Any change in the use of a space obviously requires a series of actions that adapt said place to the new needs that are presented beyond the implicit ones that the mere updating of it entails. On this occasion, the task of transformation was as motivating as it was exceptional: transforming an abandoned Renaissance church into a home. Throughout the process, three concepts that were constituted as a road map were handled: the story, the client and the project understood as a prologue.
The intervention was carried out on a small church (little more than a hermitage) built during the second half of the 16th century and underwent an important remodeling in neoclassical terms at the end of the 18th century, increasing its height and adding, among other things, a belfry and a water trough.
At the moment in which our action arises, the building is without cover, collapsed in its own interior, and in a worrying state of structural instability. Located in the neighborhood of Las Barrietas, within the municipality of Sopuerta and surrounded by a dozen isolated buildings, occupies a privileged position within a plot surrounded by lush green mountains.
At all times, the idea of intervening in the most sensitive way possible was prioritized, touching the church only when there was no other alternative, understanding the action as an alien element implanted within a ruin.
Each project revolves around a client or at least one user destined to inhabit this project but, in the case at hand, this figure acquires still a greater role. The way in which to think a home is directly linked to the lifestyle of the inhabitant and, as such, this project is the result of a desire to tame an unusual space, to do so with respect to the previous history but with contemporary concepts, to understand housing as an open space and to pose the home as a meeting place, as an opportunity to socialize housing architecture.
So, this project ended up being designed “two hands”, drawing by both actors in the literal sense, sharing concerns, knowledge, aspirations and obsessions. This fact generates that the figure of Tas, the client, becomes the generator of the project from beginning to end, visualizing the same, in the designer and executor, drawing, projecting and even forming part of the same material execution of parts of the work and the subsequent actor who will continue an unfinished work.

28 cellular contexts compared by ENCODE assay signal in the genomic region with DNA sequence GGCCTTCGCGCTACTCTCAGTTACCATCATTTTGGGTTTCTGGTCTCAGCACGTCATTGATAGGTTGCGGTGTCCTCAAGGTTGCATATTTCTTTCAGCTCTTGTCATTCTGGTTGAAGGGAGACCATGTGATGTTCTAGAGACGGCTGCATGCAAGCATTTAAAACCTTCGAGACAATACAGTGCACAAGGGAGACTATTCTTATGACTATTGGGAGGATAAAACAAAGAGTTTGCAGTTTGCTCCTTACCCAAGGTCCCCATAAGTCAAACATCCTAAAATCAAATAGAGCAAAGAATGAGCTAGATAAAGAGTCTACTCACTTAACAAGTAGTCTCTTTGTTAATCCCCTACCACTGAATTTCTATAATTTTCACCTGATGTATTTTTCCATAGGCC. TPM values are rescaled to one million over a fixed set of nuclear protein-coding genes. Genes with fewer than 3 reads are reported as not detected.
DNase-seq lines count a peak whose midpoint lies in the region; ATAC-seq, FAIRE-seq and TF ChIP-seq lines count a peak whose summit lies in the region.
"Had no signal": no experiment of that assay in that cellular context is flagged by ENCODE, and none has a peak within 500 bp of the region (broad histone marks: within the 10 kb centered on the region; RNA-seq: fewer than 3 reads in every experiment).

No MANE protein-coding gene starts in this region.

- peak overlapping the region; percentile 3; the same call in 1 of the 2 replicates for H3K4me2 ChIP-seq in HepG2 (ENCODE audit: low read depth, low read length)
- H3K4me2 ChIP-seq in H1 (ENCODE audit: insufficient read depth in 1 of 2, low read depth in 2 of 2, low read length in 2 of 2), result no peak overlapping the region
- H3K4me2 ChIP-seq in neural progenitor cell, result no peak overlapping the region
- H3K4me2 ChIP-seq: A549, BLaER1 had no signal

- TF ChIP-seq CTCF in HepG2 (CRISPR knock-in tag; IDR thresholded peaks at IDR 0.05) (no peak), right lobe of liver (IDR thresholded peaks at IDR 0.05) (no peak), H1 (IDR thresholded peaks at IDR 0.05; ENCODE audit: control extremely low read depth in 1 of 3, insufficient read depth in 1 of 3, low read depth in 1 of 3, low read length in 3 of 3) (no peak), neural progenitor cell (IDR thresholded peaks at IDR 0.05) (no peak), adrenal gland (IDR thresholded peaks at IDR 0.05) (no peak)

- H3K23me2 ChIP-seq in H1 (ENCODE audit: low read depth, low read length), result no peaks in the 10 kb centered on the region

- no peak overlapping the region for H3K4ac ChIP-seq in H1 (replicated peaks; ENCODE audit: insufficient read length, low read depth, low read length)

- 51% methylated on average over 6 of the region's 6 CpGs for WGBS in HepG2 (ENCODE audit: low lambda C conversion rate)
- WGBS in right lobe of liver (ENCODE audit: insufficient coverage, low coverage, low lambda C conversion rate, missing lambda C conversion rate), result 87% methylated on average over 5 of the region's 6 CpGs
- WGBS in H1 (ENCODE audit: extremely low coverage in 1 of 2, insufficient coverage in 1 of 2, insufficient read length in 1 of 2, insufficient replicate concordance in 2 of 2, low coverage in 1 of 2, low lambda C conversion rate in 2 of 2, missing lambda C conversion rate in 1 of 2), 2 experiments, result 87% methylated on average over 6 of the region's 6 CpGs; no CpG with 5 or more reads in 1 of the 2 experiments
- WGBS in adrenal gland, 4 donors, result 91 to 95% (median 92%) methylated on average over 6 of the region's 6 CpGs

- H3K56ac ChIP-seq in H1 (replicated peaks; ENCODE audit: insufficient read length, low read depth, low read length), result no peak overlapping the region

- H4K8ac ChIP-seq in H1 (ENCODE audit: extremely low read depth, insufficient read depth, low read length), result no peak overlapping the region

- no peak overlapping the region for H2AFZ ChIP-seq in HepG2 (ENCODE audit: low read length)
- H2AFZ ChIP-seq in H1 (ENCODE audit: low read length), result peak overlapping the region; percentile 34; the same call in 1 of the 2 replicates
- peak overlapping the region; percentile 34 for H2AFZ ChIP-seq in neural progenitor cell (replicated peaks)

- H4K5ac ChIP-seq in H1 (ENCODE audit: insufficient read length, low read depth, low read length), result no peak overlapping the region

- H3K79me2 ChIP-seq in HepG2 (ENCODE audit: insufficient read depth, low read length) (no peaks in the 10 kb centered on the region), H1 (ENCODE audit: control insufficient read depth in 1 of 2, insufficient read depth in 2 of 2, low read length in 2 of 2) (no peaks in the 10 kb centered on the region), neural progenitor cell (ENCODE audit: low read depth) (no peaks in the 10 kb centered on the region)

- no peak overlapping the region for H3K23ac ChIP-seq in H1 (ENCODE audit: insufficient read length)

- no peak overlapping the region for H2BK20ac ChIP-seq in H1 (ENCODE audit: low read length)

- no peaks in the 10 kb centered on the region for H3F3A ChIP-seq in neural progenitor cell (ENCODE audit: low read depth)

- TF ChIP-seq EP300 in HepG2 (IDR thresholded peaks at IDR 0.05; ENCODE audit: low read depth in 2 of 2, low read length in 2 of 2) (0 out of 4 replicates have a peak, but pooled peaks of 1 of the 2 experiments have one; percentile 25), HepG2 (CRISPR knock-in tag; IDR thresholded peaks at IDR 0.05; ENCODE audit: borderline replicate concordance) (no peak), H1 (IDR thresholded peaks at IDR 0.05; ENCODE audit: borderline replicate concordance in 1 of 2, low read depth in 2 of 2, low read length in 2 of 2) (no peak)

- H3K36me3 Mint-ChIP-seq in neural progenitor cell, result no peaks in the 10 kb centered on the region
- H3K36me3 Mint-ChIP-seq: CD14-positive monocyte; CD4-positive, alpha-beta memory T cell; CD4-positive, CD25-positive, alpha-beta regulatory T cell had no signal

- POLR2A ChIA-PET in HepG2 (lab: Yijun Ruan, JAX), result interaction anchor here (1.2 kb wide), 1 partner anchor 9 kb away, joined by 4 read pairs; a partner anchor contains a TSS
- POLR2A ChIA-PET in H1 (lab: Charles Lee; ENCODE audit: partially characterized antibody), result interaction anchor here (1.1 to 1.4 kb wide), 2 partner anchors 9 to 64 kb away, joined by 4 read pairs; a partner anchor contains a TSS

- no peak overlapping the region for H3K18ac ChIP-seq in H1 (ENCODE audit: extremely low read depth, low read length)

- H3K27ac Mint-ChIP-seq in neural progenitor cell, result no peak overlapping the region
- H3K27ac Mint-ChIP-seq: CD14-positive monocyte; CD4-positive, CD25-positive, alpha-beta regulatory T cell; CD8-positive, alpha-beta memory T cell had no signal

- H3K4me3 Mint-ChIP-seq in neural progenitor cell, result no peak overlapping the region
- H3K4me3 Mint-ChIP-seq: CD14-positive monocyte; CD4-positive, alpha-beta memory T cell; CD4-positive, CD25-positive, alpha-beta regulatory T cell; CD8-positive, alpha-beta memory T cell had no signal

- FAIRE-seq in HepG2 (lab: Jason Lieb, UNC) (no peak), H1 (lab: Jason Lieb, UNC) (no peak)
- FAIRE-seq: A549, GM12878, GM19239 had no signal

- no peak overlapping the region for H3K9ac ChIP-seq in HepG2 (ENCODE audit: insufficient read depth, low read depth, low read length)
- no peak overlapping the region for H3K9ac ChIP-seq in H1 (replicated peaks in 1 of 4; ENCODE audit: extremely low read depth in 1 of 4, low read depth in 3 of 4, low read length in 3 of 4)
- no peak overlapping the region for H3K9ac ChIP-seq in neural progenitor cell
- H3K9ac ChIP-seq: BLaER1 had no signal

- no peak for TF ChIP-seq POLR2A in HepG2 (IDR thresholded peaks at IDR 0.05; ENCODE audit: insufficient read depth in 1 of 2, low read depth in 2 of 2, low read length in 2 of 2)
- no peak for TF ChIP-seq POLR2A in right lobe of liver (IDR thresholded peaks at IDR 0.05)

The project as a prologue
This was understood from the start, as a design task extended in time that was evolving at the same time as the work was done and that, once finished the work of the architect, will continue to grow in the hands of Tas.
And it will do so following the same premises marked from the beginning and under which our intervention has taken place. It will do so by respecting what was already there, leaving visible what is generated in the present, voluntarily and consciously facing the history of the previous building, without touching or making up the scars that show their travel almost as directly as a literary story would the new elements that constitute the new architecture.
It will do so assuming the consequences that entails a change of use, the change of scale that implies generating a dwelling within what was conceived as a church, in the different lighting and environmental needs that mark its new life.
And it will do so by understanding how that new space has acquired a new value, how it has been achieved, without forgetting the past, to convert a space of worship into a home.
Work: La iglesia de Tas
Promoter: Tas Careaga
Author: Garmendia Cordero Arquitectos
Location: Sopuerta, Bizkaia
Area: 190 m²
Photography: Carlos Garmendia Fernández